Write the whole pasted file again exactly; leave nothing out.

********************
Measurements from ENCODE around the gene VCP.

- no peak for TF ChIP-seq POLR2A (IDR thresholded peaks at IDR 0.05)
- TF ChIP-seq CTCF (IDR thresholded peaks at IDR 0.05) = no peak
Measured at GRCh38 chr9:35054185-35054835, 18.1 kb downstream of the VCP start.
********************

Measurements from ENCODE around the gene VCP.

- no peak for TF ChIP-seq POLR2A (IDR thresholded peaks at IDR 0.05)
- TF ChIP-seq CTCF (IDR thresholded peaks at IDR 0.05) = no peak
Measured at GRCh38 chr9:35054185-35054835, 18.1 kb downstream of the VCP start.